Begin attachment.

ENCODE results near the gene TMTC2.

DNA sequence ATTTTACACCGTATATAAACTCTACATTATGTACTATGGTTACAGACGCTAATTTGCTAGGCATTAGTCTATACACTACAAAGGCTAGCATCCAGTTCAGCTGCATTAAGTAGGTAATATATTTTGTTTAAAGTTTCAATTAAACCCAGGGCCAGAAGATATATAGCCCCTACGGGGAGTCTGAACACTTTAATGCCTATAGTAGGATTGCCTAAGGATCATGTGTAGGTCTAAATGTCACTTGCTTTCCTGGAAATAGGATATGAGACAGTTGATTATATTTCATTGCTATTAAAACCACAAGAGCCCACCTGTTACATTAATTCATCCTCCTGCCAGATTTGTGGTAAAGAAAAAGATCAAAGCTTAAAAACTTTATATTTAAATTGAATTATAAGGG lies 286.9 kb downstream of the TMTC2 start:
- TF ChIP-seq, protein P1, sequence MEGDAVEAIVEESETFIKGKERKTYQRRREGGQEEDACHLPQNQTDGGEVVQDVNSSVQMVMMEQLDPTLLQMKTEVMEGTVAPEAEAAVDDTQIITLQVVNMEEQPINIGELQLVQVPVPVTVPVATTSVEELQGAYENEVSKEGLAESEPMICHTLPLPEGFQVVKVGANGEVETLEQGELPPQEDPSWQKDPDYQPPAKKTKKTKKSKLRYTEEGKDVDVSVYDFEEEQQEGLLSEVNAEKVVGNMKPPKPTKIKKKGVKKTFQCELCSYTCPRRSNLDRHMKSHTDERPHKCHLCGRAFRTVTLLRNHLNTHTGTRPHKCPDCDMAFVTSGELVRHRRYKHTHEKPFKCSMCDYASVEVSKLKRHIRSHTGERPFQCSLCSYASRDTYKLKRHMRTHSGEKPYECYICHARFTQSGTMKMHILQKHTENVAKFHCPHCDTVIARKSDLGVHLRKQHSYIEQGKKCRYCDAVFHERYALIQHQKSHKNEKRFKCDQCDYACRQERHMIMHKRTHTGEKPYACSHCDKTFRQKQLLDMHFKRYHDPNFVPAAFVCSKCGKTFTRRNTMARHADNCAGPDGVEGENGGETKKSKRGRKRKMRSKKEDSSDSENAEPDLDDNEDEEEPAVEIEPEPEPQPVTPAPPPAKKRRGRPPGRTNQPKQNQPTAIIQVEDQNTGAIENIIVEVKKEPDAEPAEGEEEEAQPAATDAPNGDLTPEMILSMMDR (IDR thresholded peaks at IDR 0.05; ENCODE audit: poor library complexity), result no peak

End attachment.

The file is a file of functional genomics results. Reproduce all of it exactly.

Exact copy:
ENCODE results near the gene TMTC2.

DNA sequence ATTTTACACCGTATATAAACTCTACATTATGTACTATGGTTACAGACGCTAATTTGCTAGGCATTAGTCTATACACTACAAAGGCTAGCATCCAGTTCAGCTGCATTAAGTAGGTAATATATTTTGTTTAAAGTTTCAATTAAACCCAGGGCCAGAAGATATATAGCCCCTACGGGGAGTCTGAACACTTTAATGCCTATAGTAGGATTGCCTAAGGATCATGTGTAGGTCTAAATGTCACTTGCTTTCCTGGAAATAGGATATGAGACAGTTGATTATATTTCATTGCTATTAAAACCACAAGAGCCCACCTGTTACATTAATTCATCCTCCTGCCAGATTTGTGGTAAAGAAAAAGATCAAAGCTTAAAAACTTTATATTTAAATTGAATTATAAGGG lies 286.9 kb downstream of the TMTC2 start:
- TF ChIP-seq, protein P1, sequence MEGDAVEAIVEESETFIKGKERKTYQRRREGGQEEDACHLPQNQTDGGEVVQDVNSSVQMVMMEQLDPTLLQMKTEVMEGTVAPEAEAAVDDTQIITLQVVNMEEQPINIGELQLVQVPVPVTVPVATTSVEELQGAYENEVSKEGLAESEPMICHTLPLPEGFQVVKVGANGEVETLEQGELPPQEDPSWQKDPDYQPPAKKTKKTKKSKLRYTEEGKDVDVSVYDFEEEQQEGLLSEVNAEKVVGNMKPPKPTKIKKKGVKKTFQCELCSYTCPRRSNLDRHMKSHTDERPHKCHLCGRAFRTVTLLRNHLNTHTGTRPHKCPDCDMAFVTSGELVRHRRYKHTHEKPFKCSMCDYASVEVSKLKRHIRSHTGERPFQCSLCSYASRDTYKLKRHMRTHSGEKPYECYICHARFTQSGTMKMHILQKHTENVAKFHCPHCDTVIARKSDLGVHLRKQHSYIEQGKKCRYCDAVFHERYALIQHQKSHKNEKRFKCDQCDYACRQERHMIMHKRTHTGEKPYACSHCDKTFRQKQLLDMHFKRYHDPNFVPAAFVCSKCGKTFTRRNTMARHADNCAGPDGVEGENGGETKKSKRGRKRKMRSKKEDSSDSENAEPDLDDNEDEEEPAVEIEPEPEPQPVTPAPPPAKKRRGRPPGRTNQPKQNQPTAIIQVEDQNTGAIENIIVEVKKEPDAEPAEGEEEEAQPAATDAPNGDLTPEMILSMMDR (IDR thresholded peaks at IDR 0.05; ENCODE audit: poor library complexity), result no peak